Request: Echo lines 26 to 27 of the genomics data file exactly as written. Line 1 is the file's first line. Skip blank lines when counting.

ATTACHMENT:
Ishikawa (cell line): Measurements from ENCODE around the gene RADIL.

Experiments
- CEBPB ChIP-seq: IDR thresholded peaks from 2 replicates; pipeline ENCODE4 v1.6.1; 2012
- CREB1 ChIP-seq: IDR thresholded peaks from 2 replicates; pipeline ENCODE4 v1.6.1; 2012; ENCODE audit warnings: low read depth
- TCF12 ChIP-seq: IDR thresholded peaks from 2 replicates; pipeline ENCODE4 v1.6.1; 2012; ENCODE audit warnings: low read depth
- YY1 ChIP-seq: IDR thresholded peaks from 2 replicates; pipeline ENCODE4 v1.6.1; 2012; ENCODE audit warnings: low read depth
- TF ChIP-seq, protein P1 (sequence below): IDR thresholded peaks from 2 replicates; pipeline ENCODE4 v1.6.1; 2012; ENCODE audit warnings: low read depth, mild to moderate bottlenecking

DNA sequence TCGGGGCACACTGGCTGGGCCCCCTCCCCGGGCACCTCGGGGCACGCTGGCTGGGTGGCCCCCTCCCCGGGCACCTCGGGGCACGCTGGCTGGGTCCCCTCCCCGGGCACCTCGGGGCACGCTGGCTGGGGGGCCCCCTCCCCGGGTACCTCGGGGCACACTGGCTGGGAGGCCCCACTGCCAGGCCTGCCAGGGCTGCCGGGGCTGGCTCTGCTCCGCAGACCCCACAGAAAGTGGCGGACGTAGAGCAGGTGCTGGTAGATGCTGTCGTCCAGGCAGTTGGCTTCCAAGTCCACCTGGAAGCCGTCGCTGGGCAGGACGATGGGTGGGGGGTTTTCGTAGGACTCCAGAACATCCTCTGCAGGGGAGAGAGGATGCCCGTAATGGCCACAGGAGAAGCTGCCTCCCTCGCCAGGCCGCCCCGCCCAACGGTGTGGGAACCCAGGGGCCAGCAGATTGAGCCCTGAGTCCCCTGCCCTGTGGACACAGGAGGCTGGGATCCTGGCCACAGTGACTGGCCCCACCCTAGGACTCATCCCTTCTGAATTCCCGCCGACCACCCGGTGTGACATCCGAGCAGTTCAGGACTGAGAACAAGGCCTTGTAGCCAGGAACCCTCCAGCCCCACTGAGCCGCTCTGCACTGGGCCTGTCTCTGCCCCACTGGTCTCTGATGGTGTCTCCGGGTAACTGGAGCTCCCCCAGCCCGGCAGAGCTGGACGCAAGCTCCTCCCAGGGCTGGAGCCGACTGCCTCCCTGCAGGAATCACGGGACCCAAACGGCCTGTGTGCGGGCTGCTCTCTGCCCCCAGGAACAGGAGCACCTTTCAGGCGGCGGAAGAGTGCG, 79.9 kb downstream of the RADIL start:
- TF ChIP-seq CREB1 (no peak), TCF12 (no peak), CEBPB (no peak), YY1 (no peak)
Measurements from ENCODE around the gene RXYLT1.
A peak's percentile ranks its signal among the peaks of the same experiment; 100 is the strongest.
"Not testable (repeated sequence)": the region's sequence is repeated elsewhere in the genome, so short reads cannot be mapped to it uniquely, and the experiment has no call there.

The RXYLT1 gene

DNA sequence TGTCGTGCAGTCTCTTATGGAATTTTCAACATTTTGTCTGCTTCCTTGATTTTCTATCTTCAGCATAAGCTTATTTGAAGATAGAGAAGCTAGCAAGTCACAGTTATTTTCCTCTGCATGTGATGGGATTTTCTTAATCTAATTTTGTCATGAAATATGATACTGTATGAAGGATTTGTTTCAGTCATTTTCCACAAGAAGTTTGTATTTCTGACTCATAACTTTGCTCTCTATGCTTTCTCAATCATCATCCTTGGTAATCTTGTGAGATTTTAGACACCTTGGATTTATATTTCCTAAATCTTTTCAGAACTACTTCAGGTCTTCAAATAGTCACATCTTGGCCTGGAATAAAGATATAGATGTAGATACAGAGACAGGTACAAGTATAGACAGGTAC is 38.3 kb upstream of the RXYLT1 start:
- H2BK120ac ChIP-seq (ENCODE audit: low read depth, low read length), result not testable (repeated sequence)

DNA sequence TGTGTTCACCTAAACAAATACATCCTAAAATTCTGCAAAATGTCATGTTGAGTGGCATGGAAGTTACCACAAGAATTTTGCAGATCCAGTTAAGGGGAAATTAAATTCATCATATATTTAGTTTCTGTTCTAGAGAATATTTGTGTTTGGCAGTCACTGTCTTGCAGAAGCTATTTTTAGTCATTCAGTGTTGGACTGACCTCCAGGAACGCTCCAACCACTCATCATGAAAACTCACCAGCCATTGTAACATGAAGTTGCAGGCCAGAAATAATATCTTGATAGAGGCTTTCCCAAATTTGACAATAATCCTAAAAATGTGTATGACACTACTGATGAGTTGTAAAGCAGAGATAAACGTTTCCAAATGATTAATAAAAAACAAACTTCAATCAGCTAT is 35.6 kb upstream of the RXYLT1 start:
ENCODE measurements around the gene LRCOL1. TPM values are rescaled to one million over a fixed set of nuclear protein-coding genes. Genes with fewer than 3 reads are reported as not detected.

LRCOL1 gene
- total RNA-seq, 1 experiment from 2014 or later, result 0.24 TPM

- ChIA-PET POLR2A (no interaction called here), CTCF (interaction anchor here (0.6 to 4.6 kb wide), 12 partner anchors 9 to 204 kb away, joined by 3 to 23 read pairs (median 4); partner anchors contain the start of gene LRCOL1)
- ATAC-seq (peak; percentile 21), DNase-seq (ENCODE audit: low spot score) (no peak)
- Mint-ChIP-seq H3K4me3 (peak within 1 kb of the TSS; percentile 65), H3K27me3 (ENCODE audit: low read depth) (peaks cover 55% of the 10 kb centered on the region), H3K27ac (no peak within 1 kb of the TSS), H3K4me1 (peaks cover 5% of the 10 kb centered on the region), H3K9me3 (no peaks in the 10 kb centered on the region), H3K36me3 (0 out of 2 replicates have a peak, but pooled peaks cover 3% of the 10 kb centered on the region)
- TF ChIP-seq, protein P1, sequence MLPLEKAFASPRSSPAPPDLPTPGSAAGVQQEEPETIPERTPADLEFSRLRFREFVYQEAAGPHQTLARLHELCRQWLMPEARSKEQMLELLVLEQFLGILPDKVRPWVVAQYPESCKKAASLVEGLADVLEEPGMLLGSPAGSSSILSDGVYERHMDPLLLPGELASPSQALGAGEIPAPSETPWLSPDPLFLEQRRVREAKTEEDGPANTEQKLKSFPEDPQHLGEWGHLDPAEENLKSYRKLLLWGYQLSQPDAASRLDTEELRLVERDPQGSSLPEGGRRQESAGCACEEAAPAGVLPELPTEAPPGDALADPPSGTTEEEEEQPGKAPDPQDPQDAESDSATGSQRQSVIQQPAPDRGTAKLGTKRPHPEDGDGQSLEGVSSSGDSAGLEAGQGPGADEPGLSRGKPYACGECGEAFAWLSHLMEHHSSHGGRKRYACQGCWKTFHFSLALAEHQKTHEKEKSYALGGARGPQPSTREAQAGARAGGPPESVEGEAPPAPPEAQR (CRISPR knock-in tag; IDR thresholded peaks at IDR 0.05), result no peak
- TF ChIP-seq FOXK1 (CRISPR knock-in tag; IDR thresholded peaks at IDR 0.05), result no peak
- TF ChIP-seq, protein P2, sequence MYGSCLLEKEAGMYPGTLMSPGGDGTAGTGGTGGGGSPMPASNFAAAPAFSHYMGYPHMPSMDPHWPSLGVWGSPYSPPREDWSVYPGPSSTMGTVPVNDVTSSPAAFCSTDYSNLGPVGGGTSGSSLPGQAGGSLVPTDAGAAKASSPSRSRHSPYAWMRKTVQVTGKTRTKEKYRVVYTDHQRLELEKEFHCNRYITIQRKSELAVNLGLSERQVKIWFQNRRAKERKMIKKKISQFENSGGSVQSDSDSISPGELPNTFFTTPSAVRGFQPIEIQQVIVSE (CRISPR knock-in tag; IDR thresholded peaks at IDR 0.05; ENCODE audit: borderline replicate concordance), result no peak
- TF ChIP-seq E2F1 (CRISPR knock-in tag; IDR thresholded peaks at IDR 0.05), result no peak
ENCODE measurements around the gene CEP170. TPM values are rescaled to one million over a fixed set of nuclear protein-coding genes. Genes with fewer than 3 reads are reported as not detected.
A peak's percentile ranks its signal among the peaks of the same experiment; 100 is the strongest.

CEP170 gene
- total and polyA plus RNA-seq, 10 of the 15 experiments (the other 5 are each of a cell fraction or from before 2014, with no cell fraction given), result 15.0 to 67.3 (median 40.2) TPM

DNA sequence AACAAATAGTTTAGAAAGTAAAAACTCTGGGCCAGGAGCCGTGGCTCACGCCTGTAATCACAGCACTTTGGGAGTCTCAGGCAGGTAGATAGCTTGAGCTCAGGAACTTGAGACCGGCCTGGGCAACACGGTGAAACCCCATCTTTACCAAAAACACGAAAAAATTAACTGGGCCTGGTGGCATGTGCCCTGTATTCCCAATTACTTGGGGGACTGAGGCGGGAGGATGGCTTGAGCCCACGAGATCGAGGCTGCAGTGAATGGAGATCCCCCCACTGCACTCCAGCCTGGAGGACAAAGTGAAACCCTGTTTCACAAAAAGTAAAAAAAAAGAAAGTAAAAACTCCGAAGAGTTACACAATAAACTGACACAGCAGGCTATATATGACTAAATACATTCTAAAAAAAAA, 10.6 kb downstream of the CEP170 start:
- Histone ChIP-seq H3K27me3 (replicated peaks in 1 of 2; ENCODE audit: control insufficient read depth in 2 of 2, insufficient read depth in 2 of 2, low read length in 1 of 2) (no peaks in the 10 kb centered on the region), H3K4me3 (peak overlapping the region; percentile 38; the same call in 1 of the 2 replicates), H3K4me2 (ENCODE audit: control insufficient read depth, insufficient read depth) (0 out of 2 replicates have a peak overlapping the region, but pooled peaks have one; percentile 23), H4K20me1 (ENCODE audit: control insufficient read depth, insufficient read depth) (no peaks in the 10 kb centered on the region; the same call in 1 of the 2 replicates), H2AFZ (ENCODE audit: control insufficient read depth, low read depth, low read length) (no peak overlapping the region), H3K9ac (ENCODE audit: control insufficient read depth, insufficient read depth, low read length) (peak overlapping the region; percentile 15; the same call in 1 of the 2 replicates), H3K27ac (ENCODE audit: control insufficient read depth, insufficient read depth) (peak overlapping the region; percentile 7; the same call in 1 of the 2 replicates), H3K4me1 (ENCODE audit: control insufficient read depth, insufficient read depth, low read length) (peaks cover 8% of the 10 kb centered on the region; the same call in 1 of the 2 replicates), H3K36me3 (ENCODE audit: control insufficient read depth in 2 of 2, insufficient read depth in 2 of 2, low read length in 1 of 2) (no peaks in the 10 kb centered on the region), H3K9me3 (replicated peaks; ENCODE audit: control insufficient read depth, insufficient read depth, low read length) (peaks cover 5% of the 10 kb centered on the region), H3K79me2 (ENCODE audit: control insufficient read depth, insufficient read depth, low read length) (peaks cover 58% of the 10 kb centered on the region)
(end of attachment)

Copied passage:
- TF ChIP-seq E2F1 (CRISPR knock-in tag; IDR thresholded peaks at IDR 0.05), result no peak
ENCODE measurements around the gene CEP170. TPM values are rescaled to one million over a fixed set of nuclear protein-coding genes. Genes with fewer than 3 reads are reported as not detected.